Teachings of Dog: No 29 – The Journey is the Destination

I am fascinated by the different approaches that the dogs have to their walks. Theo is excited by everything – and if something excited him on the previous walk, then he will remember and get even more excited as we approach the same place in the walk, obviously hoping that the same pheasant, hare or whatever will leap out again at the same spot (and if it did, he would probably explode with joy). He has a constant air of anticipation – “what excitement will happen next?” seems to be his motto.

Lily is mainly concerned with keeping her eye on us; if we stop for any reason, she will hurry across, jumping up and putting a paw on our leg, gazing up in mute, gentle enquiry with her beautiful black eyes.

Daisy, on the other hand, is a keen student of nature and takes her research seriously. When she finds something worthy of study, it will occupy her entire attention so that she becomes completely deaf to our calls, or to the fact that we are now a considerable distance ahead. Eventually, one of us will be forced to hurry back and encourage her on her way – at which point she will look up at us in amazement that we are not sharing her fascination. She will then dance along the path until, a few yards further along, she comes across the next object worthy of study… To Daisy, the journey truly is the destination.

Daisy’s Teachings:

  • The present moment is all we have – our lives are just a series of present moments. Taking time to be in the moment is a true antidote to stress – we are not worrying about the past, or being anxious about the future, but just being with what is. Enjoy the journey.

The Teachings of Dog – No 28: Hearing the signals

Somewhere between 5.01pm and 5.05pm every day, Daisy will start to bark.  It’s an occasional “woof”, sometimes interspersed with the odd “grrr”, designed to attract attention, and it means simply – “It’s now officially supper o’clock.  Feed me.”  I’ve always been fascinated by how accurately her little body clock can tell the time; even the hour change doesn’t seem to confuse her.

In our modern world, it seems that people often forget to pay attention to their bodies; many even lose the ability.  How often have you found yourself tired, irritable and grumpy because you didn’t have time for lunch – then as soon as you eat something you realise you are not tired and grumpy at all; you were just hungry!

Our bodies have a natural rhythm and we can re-train ourselves to listen and pay attention to the signals we are sending ourselves from our unconscious mind.  The Hawaiians have a saying that if we don’t pay attention, then we will pay with pain – and this is certainly true for our bodies.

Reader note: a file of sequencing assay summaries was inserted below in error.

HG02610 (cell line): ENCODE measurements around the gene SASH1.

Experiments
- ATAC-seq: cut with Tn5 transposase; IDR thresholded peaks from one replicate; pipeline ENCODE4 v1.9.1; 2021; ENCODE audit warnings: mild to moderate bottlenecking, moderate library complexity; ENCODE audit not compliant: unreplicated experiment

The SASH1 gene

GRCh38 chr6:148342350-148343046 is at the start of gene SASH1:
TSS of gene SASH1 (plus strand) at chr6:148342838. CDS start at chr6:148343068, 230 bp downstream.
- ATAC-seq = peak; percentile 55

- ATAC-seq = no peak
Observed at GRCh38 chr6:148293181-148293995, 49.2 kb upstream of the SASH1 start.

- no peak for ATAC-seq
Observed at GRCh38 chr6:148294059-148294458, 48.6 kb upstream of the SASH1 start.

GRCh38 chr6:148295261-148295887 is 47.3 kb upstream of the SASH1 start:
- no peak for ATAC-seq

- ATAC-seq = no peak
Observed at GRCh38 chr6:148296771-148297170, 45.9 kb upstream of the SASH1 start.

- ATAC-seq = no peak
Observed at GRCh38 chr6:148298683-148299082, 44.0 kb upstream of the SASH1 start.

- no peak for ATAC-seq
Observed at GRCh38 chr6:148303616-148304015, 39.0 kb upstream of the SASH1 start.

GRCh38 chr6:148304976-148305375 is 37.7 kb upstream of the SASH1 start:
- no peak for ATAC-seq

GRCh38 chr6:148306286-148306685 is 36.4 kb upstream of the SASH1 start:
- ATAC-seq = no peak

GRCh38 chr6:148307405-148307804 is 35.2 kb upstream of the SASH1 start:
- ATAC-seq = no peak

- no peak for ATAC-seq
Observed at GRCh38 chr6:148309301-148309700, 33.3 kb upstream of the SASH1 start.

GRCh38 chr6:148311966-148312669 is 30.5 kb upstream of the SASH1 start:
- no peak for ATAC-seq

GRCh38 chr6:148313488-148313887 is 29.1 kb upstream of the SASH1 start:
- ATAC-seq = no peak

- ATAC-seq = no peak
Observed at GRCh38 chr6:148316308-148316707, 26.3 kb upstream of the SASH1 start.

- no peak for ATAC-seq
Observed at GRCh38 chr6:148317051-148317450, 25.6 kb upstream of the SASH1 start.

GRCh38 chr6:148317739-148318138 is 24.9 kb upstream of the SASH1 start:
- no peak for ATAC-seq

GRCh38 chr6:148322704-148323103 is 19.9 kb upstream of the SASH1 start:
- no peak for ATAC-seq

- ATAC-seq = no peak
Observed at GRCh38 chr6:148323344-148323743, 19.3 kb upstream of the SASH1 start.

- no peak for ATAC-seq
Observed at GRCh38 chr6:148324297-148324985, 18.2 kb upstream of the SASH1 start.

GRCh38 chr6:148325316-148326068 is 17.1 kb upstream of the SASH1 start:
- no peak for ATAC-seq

Daisy’s Teachings:

  • Take care of yourself and pay attention to your body – eat when you start to feel hungry, don’t wait until you are famished; drink when you are thirsty; take a rest when you feel tired – even a five minute break can make all the difference.

The Teachings of Dog: No 26 – What Gets You Out of Bed in the Morning?

From time to time, we allow all three of the canine members of staff to have a sleep-over in our bedroom…  Daisy and Lily like to sleep in the middle of the bed (although I have occasionally woken in the night with Daisy lying across my neck like a scarf) and Theo sleeps in his bed in the corner of the room… or at least he is supposed to.  In practice, he will wait until we are asleep and then climb stealthily onto the bottom of the bed, hoping that we won’t notice.

Daisy is usually the first to awaken (generally before the alarm goes off), and likes to start her day with her morning exercises of upside down rolling, accompanied by tiny growls of pleasure.  If we make the slightest movement to demonstrate that we are awake, however, this will then send Lily and Theo into ecstatic transports of delight, involving much leaping around and general joyousness at our appearance from the realms of sleep.

What are your first thoughts when you awaken in the morning?  The thoughts you choose to have in your head will colour your entire day…. If you start off believing you will have a bad day, then your unconscious mind will obligingly provide you with evidence throughout the day to support this belief – and you will have created a self-fulfilling prophecy.

What if, instead, you decide to start your day with enthusiasm, gratitude and curiosity…?

The Teachings of Dog – No 22: Why break the habit of a lifetime?

We had some old friends round for supper the other evening.  We hadn’t seen them for ages, and they were enchanted to meet the two new part-time canine members of staff, who were visiting us for the weekend.  Fortunately one of my friend’s favourite pastimes is to be submerged beneath a pile of tiny dogs, which is just as well…

Towards the end of supper, we let the dogs into the garden for a spot of milling about.  Shortly afterwards the sound of “ear applause” outside the door alerted us to their return and we opened the door… at which point a black and dripping form hurtled through the open doorway, into the kitchen – and through into the hallway, up the stairs, along the landing, into our bedroom, round the outside of the bed and onto the bed – with all of us in hot and hilarious pursuit.  Tizzie had fallen in the pond again…

It is interesting how we all become creatures of habit.  The very act of doing something over and over in the same way creates a neurological pathway in our brain, so that the behaviour becomes automatic and a habit (or ‘strategy’ in NLP terms) is born.

What if we want to create a new and useful habit, such as daily flossing, or exercise, or self-hypnosis…?  Sometimes the idea of making changes to our existing lifestyle can just seem too big.  Conventional wisdom says that it takes 21 days to make or break a habit – but we can reduce this dramatically through setting a positive, specific goal, and then attaching the new “habit” onto something that we already do.  “Daily flossing” for example can be made more specific by stating is as “flossing every night after cleaning my teeth” – so that it becomes an extension of an existing habit, and not a whole new habit in itself.  Small change is always easier than big change!

In the daylight of Sunday morning, I watched the dogs in the garden.  They all know to avoid the pond, and when returning to the back door from the lawn this necessitates quite a long detour.  Tizzie has evidently decided to create her own new pathway and cut out the loop – and the trackway made by her little feet was easy to see, once you knew it was there… as was the newly-formed (and doubtless inadvertent) slipway, created the night before due to a misplaced foot in the darkness.

Tizzie’s Teachings:

  • New behaviours sometimes take a while to get right every time; remember there is no failure, only feedback.
  • Always look before you leap – even if you think you know where the edge of the pond is.
  • Don’t leave mud to dry – if you take action straight away it will mostly come out in the wash.

 

The Teachings of Dog: No 21 – How Not to Worry